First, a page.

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Pediatric allergy and immunology : official publication of the European Society of Pediatric Allergy and Immunology

Preventive sublingual immunotherapy in preschool children: first evidence for safety and pro-tolerogenic effects.


PMID 25406682

Abstract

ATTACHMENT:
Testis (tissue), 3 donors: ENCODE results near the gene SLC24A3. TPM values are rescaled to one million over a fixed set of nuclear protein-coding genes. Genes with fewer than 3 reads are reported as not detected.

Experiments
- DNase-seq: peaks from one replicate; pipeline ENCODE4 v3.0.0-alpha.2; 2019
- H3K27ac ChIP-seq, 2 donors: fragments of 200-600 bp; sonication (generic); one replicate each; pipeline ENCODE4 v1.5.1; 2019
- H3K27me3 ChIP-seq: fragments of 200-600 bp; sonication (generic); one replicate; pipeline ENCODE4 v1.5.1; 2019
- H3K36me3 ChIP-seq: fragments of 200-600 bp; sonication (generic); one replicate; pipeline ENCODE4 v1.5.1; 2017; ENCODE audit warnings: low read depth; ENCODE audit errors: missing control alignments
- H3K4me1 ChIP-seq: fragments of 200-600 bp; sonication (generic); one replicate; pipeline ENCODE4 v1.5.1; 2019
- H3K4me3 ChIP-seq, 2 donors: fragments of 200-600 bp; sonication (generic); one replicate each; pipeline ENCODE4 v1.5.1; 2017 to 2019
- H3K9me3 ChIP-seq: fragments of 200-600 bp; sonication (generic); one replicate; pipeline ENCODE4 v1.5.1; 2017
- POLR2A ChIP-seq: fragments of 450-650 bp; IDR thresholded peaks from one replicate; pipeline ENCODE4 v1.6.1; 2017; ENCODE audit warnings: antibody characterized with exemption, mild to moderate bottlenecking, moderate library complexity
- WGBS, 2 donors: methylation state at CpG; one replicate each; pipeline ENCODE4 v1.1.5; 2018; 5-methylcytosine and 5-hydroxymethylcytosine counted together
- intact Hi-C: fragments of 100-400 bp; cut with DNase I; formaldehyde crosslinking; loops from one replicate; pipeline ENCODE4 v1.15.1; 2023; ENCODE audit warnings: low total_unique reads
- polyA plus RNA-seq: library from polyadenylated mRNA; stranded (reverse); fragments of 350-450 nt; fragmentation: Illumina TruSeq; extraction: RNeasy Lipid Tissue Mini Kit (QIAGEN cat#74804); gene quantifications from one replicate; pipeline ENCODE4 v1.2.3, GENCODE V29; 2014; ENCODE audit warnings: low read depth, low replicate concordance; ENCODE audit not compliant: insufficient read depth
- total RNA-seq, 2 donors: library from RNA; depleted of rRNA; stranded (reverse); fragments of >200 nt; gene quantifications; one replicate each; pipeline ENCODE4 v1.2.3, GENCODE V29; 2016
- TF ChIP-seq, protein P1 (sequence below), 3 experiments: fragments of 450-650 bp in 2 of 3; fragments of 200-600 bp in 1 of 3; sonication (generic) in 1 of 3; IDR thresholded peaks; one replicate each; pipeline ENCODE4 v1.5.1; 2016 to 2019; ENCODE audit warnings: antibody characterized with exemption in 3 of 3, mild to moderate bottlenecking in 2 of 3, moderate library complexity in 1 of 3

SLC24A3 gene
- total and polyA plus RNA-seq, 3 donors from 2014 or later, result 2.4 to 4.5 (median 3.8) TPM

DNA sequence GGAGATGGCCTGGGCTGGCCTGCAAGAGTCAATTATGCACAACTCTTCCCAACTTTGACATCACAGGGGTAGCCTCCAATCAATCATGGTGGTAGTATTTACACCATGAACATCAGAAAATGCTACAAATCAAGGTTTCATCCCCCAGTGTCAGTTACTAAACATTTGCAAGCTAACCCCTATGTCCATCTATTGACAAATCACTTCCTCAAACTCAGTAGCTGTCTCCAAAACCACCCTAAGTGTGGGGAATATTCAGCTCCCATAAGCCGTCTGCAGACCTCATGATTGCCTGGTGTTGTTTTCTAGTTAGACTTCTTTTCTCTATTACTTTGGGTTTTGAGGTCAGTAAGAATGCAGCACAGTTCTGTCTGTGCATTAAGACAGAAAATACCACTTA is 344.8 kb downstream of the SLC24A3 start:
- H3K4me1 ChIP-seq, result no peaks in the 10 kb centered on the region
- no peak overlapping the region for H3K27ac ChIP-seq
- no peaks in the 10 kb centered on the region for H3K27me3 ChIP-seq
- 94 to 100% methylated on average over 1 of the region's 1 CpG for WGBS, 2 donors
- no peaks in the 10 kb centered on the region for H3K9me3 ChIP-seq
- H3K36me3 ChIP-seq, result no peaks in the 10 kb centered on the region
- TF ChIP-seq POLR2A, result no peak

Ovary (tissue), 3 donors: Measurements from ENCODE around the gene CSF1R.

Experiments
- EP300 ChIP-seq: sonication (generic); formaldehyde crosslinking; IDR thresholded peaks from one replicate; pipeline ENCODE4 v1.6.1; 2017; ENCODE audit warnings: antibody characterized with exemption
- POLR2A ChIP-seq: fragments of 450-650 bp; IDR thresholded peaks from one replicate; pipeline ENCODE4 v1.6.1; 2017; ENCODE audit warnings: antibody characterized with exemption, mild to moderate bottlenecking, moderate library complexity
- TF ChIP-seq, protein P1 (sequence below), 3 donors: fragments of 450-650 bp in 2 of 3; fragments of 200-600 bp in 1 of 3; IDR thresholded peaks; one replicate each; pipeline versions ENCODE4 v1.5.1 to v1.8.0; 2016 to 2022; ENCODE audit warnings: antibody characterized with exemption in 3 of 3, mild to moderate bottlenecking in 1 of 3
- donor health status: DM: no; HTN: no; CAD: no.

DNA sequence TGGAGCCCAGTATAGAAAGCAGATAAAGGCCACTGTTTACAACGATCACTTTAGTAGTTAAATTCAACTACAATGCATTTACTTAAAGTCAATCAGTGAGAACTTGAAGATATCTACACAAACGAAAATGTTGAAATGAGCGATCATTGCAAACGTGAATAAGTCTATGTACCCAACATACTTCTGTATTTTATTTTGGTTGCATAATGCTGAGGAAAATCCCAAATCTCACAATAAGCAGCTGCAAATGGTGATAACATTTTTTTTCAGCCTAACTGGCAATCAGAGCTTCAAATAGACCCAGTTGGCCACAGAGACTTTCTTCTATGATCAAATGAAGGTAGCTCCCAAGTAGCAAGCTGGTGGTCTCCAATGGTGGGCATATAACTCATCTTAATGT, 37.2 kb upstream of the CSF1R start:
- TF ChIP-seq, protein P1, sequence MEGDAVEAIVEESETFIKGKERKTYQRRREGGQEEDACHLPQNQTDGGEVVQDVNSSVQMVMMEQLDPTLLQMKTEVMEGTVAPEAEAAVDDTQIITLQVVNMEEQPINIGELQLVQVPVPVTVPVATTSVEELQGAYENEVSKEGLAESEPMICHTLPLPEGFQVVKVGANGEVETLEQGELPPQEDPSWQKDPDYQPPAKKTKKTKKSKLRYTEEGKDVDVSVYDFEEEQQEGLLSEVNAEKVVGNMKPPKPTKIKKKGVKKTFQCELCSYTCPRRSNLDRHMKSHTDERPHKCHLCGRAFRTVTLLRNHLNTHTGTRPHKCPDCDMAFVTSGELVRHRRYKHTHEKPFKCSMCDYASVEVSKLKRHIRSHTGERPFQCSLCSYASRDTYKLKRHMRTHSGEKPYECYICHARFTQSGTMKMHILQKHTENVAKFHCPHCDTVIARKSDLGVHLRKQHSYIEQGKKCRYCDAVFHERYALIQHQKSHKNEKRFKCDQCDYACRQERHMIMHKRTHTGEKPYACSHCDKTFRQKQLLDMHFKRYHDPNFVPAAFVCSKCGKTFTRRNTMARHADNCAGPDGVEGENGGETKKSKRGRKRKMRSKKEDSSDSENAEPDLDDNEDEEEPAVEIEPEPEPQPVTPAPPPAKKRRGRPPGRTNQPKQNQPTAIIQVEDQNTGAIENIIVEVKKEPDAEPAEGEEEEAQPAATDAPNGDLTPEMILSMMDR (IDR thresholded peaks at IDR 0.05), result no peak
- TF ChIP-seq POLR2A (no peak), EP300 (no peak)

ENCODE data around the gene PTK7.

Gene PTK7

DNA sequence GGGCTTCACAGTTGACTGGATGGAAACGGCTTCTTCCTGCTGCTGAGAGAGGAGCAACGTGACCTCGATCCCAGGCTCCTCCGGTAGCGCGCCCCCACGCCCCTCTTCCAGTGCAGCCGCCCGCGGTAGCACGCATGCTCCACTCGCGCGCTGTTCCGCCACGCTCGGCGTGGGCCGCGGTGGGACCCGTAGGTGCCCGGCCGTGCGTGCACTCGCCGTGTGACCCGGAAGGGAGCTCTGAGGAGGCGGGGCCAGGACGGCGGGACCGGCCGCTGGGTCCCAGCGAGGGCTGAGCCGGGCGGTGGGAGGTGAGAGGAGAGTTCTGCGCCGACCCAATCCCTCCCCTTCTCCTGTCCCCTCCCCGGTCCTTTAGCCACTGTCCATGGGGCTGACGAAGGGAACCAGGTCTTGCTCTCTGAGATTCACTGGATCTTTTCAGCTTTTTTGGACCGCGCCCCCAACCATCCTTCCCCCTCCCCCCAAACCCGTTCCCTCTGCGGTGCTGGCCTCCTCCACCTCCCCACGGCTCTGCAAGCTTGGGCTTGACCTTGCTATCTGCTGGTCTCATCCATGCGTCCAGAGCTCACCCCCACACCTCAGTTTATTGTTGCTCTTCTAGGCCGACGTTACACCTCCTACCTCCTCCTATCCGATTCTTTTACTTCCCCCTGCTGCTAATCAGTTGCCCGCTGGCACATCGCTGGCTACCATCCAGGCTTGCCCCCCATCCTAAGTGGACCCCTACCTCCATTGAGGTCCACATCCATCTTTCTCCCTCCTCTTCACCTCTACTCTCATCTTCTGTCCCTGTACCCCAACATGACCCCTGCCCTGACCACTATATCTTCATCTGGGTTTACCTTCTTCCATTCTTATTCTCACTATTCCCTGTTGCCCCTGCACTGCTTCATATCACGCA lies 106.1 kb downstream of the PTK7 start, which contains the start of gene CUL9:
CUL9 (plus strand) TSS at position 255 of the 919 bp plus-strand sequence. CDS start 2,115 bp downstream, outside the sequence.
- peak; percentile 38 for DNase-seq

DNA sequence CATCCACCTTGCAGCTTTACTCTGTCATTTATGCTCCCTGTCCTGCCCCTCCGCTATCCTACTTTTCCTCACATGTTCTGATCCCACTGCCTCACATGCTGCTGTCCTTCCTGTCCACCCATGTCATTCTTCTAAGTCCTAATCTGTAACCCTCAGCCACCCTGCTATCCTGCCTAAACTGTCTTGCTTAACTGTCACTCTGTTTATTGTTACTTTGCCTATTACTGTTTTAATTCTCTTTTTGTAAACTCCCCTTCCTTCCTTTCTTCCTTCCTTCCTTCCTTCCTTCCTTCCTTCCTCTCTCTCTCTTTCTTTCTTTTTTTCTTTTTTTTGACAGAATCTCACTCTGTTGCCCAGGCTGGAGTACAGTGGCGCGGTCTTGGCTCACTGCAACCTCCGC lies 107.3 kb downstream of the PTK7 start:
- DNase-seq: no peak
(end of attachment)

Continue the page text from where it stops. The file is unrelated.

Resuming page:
Prevention of new IgE sensitizations has been described during allergen-specific immunotherapy. However, prospective data using a preventive approach in very young children who would benefit most are missing. We initiated a prospective pilot study investigating the safety, immunomodulatory, and sensitization-preventive effect of sublingual immunotherapy (SLIT) in mono/oligoclonally sensitized, clinically asymptomatic children 2-5 yr of age. In this double-blinded, randomized, placebo-controlled pilot study, 31 mono-/oligosensitized children to house-dust mite or grass pollen were included. SLIT with the respective source (n = 15) or placebo (n = 16) was applied. After dose-up-phase therapy was continued for 2 yr. Parents recorded clinical events, vaccinations, and drug intake in a diary. Skin prick testing and specific IgE and IgG measurements were recorded at baseline, 12 and 24 months. At the same time, allergen-specific proliferation and IL10- and TGFβ-dependent Treg function were measured. Preventive application of SLIT in young children was safe (no relevant side effects in 21,170 single applications). After 12 and 24 months of treatment, the rate of allergen-specific sensitization (specific IgE and SPT reactivity) was comparable in the treatment and the placebo group. However, verum-treated patients displayed a significant up-regulation of allergen-specific IgG (p < 0.05). Furthermore, IL10-dependent inhibition (p < 0.05) was observed in vitro in the treatment group but not in the placebo group. Preventive SLIT is safe in children 2-5 yr of age and induces regulatory mechanisms involving allergen-specific IgG and IL10. Based on this pilot study, large-scale trials will need to investigate the modulation of sensitization and clinically relevant allergy.